By Richard Jerome
September 06, 1999 12:00 PM

A decade ago, Kimberly Mays was the object of national sympathy, a blonde, bespectacled innocent swept up in a sensational domestic horror story. It was 1989, and Kimberly was just 10 when genetic tests revealed that she had been switched with another baby shortly after her birth at Hardee Memorial Hospital in Wauchula, Fla. Her biological parents, Ernest and Regina Twigg, had brought home a girl who died at age 9 of a congenital heart defect and who was really the child of Robert Mays, the widower Kimberly had come to know as her father. The Twiggs fought tenaciously to gain custody of Kimberly, but she wanted no part of them. In August 1993 she won a suit to sever ties with the Twiggs, a well-publicized victory that left her relieved but jaded. “I’m not going to have any kids,” she told reporters. “I don’t want them to go through what I went through.”

Despite that promise, Kimberly not only became a mother (her son Deven is now 2 years old) but she has found herself at the heart of a second bitter custody battle. Only this time, Kimberly has been cast as the villain. In April, following a two-month investigation prompted by allegations that she had neglected and physically abused her child, the Florida Department of Children and Families removed Deven from the Orlando home that Kimberly then shared with her husband, Jeremy Weeks, 21, and placed him in foster care. Lodging the complaint was Irisa Twigg Roylance, 30, one of Kimberly’s seven biological siblings, with whom she had become close. A Murdock, Fla., homemaker, Roylance claims to have seen her sister force-feed Deven and slap him hard on the back with an open hand. “That horrified me,” she says, adding that Kimberly would at times “sleep all day and leave him alone in his crib.” On one such occasion, a visiting Roylance says she heard the child’s cries and found him “covered with feces from head to toe.”

Diana Tennis, Kimberly’s attorney, says the state overreacted when it took Deven from her client. “A string of child murders in central Florida in the last six months,” she says, has made the agency skittish about “giving parents the benefit of the doubt.” Calling Roylance unreliable, Tennis does not believe her claims were taken seriously by authorities—except for one instance when Kimberly admittedly spanked Deven after he’d taken off his diaper and made a mess. “As far as I know,” she says, “it’s still legal in the state of Florida to spank your kid.” Tennis asserts that the spanking incident, several missed appointments with DCF caseworkers and Kimberly’s “inability to control her emotions with her child” persuaded authorities to remove Deven.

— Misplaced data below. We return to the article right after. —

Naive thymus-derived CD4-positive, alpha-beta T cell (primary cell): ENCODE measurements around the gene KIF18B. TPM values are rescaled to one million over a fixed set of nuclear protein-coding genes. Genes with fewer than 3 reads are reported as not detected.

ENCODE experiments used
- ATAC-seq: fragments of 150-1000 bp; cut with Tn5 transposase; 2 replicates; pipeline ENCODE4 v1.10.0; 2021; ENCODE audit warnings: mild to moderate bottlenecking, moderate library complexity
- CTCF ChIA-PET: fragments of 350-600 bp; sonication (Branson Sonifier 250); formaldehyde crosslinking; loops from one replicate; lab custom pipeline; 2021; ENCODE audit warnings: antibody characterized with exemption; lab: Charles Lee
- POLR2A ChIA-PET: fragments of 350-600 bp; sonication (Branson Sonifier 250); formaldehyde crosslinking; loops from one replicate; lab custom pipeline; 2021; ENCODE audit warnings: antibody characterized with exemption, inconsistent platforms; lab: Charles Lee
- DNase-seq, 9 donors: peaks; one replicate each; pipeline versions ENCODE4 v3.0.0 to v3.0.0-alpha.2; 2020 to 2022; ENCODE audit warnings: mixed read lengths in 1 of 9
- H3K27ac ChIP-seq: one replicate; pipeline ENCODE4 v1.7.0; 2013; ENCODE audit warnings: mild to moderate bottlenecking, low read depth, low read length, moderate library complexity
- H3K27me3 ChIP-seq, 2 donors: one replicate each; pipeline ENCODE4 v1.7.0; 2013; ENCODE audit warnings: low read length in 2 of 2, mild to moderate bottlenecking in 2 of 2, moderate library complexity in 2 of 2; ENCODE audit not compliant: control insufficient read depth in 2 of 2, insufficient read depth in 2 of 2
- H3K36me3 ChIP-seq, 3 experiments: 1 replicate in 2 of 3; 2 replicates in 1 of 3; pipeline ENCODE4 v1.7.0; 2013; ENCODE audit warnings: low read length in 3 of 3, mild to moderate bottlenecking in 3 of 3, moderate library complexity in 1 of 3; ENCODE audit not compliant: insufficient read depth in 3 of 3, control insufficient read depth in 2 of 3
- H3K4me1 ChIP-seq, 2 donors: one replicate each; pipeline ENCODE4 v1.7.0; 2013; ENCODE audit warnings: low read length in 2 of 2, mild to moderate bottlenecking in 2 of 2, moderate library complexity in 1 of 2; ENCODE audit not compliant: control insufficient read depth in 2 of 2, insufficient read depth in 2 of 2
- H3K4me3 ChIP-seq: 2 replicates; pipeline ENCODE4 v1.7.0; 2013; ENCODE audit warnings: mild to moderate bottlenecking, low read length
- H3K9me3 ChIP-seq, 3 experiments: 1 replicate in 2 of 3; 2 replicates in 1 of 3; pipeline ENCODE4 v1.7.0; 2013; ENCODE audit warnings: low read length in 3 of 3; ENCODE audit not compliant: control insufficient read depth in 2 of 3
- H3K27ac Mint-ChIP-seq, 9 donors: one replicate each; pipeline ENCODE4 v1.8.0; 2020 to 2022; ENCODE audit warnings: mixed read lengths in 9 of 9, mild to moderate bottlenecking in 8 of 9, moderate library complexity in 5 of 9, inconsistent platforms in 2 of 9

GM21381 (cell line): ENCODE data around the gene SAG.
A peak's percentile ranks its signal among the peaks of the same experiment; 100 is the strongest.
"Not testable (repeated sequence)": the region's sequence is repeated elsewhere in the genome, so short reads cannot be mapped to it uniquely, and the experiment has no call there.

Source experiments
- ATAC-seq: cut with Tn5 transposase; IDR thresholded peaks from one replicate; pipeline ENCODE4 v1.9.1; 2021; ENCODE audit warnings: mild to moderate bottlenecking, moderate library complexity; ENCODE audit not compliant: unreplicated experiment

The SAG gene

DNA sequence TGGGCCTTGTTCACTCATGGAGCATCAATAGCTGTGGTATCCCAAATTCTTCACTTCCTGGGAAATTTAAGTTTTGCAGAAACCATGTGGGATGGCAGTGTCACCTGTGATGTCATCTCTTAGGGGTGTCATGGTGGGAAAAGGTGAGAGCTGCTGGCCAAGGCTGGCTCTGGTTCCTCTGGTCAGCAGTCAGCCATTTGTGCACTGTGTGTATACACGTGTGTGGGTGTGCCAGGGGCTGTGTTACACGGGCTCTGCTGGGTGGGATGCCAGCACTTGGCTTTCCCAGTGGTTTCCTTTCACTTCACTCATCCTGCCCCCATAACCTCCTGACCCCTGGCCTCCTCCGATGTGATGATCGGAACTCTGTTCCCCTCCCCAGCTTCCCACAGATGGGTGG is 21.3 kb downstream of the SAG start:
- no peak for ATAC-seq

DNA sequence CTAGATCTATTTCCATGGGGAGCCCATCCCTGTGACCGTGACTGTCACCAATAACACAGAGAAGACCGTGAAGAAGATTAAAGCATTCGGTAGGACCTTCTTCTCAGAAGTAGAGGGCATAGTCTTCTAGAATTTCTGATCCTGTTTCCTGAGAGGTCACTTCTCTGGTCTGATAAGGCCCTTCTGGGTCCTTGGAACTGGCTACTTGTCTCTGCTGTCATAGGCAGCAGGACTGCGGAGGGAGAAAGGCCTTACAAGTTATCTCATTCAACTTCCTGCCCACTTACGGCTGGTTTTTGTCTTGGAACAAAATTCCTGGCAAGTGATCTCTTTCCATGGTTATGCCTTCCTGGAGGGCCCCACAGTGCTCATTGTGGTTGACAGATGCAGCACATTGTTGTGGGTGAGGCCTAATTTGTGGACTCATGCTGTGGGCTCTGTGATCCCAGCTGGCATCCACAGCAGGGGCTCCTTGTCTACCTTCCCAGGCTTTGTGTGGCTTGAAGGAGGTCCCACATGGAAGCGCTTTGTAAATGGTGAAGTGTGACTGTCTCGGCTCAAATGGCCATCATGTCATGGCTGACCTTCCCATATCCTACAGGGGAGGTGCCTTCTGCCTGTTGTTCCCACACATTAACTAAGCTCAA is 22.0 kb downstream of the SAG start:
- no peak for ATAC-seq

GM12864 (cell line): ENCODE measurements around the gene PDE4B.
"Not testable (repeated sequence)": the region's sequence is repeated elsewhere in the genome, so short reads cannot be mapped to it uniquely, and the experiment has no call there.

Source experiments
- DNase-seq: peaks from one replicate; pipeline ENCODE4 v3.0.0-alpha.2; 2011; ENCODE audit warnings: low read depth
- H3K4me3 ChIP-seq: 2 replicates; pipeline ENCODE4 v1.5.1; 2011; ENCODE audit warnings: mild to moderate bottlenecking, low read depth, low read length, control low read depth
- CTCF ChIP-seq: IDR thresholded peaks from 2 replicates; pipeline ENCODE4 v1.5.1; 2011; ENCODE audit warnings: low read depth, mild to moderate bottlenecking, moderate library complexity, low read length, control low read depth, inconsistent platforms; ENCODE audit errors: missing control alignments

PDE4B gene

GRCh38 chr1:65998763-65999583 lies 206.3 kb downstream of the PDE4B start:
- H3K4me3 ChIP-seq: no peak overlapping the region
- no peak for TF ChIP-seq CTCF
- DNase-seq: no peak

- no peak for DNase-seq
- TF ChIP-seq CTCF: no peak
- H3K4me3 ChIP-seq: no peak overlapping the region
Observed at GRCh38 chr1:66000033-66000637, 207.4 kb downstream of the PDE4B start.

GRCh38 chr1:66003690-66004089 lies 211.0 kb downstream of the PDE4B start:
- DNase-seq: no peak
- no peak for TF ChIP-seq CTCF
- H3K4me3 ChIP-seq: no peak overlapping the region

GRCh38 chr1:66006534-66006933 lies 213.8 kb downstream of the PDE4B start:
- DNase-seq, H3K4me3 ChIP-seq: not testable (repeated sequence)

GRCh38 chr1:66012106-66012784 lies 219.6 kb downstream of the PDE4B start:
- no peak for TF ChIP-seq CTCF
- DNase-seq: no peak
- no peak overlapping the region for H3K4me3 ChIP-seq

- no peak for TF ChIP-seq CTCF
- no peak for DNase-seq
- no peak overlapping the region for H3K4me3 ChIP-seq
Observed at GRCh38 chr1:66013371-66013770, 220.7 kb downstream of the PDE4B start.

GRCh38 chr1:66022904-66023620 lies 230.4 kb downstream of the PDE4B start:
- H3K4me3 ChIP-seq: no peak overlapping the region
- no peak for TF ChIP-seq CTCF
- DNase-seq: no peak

Kimberly’s troubles multiplied on June 1, when her husband, a security guard, was granted a temporary injunction against her “for protection against domestic violence.” The ruling requires her to remain at least 500 feet from Weeks, who, according to court papers, claims he has been yelled at, slapped, hit and menaced with a knife. She has “made lots of threats and is constantly out of control,” Weeks (who was advised by his lawyer not to be interviewed) said in legal papers.

“I would deny those allegations flatly,” Tennis declares, adding that Weeks’s injunction is a major obstacle to any reconciliation between the couple, as well as to Deven’s return. “We desperately need to have a sit-down, have-it-out session.” Kimberly, who has completed court-ordered anger-management and parenting classes (Weeks was also ordered to take a parenting course), would not be interviewed for this story. But Tennis has witnessed several of her client’s twice-monthly visits with Deven. “She’s very tender with him,” she says. “He runs to her and jumps in her arms.”

Kimberly has known little peace since her true identity was discovered. In 1994, the year after winning her case over the Twiggs, she quarreled with Robert Mays and moved into a youth shelter. At Mays’s suggestion, remarkably, she then went to live with the Twiggs. Having spent years torn between the two families, “she was boiling over with all this pain,” recalls Regina Twigg, now divorced from Ernest and again estranged from their biological daughter. Still, she says it seemed Kimberly “thought if she got married and had a baby that her life would come together.”

That opportunity presented itself in 1996, at a time when Kimberly had run away from the Twiggs and returned to live with Mays in North Carolina. She was working as a supermarket cashier when Jeremy Weeks passed through her checkout line. Hesitant at first, she began dating him, and on Feb. 8, 1997, with Kimberly three months pregnant, they wed. “It seemed like they really did care about each other,” says Roylance, who served as matron of honor and remained close to her sister until earlier this year, when she began to criticize the way Kimberly was raising her son. “I hope she gets the help she needs, and I hope someday she’ll let me back into her life.”

Kimberly’s domestic future remains murky. “She’s in love with her husband, loves her baby and wants them to be a family,” attorney Tennis says. Yvonne Vassel of DCF reports that Kimberly “is making excellent progress” and is hopeful that Deven will rejoin his mother or father, if not both. “We don’t want to keep this child,” she says. “We want this child to return home.”

Richard Jerome

Fannie Weinstein in Orlando